Uberization and the Access Economy: Part 2

Posted on Posted in Industry, Technology

Success and Adaptation

In part 1 we looked at Uber’s influence in shaping the Access Economy, as well as the difficulties that many are facing while trying to replicate Uber’s success. Why are so many facing these difficulties? It largely involves oversaturated markets and artificially lowered prices made possible by the investor money bump. With this investment money, Access Economy start-ups hope to hook customers on a service before raising prices and finally turning a real profit. However, many companies drown in the competition and run out of money before their sales margins make up for the initial losses. Thus the world is littered with companies that tried and failed at the Uber model. But there are also many successes amongst the failures, so let’s take a closer look at where these successful companies differ.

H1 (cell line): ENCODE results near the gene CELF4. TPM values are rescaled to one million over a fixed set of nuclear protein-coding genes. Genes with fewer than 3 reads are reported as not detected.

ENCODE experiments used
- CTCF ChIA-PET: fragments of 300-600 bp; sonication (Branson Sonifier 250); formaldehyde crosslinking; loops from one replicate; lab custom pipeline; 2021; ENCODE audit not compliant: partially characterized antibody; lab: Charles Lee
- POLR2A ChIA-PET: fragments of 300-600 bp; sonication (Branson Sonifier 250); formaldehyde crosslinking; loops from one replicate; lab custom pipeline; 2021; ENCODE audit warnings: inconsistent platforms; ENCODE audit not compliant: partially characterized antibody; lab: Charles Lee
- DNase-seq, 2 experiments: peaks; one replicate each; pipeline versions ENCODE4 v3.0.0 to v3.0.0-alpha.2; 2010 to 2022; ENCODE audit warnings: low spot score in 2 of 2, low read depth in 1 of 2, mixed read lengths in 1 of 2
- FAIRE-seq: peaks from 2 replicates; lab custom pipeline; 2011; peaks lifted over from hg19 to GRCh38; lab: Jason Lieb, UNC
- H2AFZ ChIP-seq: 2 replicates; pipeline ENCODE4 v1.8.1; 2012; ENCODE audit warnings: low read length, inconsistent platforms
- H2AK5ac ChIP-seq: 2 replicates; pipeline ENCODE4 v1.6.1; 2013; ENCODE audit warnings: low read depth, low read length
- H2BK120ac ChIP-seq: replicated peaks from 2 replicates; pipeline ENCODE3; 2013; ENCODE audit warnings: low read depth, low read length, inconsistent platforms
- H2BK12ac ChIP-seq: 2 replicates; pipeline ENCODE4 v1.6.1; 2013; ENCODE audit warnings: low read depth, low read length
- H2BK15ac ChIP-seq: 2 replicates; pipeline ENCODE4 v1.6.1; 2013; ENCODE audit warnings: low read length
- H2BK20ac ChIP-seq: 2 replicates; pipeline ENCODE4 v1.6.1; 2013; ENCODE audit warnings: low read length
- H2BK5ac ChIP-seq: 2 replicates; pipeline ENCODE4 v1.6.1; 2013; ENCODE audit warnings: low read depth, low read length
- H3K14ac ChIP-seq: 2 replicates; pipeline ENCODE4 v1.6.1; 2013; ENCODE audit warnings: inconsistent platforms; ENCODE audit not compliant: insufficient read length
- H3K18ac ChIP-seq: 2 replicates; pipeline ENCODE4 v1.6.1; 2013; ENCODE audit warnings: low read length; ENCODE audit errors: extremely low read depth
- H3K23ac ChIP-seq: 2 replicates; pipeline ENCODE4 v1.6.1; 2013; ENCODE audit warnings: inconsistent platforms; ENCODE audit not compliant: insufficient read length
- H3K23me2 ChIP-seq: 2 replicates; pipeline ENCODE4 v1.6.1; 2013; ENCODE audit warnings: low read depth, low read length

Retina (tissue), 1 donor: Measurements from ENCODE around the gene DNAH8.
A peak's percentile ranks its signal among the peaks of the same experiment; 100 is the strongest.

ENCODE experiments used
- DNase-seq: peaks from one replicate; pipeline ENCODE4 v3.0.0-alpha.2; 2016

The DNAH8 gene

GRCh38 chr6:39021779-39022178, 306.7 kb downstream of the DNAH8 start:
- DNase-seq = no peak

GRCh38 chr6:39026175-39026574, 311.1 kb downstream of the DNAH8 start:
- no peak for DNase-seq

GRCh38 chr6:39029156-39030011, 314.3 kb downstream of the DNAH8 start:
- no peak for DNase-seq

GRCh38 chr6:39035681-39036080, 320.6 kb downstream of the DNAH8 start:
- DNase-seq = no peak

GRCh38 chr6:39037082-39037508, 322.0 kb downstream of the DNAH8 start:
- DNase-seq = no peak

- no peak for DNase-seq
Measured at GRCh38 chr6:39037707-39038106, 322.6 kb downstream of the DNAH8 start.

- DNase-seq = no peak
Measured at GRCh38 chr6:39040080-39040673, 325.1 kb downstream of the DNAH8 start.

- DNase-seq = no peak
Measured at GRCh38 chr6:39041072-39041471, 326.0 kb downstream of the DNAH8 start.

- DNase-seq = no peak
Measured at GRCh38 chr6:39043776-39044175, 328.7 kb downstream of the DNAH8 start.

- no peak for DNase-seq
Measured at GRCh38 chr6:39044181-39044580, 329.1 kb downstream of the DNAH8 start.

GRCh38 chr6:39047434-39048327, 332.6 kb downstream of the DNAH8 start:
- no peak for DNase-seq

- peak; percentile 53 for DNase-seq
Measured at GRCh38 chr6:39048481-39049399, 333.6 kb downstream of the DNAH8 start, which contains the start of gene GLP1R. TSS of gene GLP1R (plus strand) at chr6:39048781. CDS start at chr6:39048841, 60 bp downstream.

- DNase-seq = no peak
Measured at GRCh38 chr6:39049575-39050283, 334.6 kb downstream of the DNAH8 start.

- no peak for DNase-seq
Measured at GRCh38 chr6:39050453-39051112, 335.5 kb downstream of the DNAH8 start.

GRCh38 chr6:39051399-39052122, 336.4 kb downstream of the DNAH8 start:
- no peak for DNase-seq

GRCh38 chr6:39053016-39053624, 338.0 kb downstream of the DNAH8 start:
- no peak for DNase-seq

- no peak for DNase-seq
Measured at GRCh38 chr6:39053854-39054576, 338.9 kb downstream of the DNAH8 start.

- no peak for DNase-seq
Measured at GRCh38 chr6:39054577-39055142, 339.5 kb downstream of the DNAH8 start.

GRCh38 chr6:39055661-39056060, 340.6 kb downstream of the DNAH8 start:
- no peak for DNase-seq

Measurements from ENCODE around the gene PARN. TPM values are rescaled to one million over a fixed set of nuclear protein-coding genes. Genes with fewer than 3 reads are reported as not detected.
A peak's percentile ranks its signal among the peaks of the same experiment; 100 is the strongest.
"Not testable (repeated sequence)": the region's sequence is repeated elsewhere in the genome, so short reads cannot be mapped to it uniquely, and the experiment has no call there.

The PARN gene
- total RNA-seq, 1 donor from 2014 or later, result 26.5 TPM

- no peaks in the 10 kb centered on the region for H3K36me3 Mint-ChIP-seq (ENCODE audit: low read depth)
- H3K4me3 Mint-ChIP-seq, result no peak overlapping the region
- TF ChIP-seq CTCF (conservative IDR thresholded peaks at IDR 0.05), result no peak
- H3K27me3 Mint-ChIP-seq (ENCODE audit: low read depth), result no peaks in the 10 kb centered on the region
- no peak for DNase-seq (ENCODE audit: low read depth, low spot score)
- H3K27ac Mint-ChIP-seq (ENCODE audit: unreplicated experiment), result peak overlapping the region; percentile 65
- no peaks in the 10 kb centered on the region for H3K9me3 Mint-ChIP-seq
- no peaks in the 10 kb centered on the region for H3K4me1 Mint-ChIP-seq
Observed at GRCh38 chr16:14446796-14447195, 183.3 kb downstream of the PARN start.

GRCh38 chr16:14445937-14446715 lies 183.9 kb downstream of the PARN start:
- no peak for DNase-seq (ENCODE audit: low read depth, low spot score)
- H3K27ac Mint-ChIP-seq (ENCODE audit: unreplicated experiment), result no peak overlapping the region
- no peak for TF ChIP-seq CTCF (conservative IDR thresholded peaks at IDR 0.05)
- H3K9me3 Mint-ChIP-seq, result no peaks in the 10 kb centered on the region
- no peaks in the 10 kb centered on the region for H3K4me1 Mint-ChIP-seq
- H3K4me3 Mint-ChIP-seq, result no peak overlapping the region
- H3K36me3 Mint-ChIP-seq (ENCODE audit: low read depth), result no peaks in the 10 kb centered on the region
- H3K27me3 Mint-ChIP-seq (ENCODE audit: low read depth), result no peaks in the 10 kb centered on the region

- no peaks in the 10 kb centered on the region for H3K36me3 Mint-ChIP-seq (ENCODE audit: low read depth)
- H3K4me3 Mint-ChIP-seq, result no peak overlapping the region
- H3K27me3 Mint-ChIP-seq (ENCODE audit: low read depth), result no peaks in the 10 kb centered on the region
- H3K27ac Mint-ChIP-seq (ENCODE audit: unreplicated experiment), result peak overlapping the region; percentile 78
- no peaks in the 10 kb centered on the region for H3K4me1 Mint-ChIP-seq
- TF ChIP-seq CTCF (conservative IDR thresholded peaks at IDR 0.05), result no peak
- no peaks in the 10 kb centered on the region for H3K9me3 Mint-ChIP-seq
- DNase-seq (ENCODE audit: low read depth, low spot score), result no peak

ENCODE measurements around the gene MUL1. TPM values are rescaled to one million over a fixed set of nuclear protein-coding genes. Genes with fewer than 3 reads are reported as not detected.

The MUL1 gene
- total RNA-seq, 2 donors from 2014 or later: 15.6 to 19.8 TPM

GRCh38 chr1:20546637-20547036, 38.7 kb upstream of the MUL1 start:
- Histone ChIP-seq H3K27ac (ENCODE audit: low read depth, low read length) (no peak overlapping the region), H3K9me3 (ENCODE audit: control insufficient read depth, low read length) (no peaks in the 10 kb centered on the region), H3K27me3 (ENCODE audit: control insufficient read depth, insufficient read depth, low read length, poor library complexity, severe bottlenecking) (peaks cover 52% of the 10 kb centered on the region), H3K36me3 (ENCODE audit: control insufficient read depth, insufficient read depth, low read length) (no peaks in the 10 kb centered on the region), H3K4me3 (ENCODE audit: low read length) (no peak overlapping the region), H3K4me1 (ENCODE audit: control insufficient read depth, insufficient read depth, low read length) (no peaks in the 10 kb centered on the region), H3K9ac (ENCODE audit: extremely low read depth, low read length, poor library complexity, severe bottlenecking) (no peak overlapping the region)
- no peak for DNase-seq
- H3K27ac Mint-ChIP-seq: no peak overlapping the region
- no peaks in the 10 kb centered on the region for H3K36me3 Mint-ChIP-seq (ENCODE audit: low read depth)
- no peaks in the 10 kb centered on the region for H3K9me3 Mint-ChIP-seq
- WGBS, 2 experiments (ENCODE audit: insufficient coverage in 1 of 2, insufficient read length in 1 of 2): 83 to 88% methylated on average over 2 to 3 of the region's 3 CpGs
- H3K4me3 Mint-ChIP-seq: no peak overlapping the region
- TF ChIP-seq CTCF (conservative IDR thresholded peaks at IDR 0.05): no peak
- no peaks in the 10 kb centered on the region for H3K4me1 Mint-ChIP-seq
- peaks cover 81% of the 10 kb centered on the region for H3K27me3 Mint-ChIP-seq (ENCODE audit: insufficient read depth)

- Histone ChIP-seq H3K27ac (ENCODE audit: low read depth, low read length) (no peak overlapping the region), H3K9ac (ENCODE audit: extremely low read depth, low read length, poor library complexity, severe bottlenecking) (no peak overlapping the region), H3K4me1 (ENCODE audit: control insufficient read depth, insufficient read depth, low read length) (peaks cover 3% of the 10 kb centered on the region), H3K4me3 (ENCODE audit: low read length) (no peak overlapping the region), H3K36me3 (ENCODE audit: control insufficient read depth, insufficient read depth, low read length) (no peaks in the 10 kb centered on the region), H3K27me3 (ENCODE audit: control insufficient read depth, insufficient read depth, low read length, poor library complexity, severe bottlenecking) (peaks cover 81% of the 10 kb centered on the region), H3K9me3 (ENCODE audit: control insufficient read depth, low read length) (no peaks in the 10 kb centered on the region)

Don’t Copy, Adapt

Inc.com contributor and CEO of 1871, Howard Tullman, succinctly summarizes the previous state of the cab industry to demonstrate why the Uber model worked but cannot be directly translated. “UBER benefitted by taking advantage of the unique circumstances in the cab industry…crappy customer experience; high, regulator-protected prices; monopolistic markets; huge numbers of daily users; lack of viable alternatives.” Tullman acknowledges these aspects and then makes the case for how to avoid the flawed cookie-cutter business model. According to Tullman, Uberized replicators must create their own set of rules that align them with the right customers, services, and markets.

Tullman’s 5 Rules for Adaptation:

  1. The individuals supplying the service are highly skilled, hard to find and specialized.
  2. There is unmet/growing demand in every business segment.
  3. There is no single supplier of any size presently able to meet the new demands.
  4. When you need the service, you need it now and there are very few alternatives.
  5. Price is inelastic and controlled entirely by the seller.


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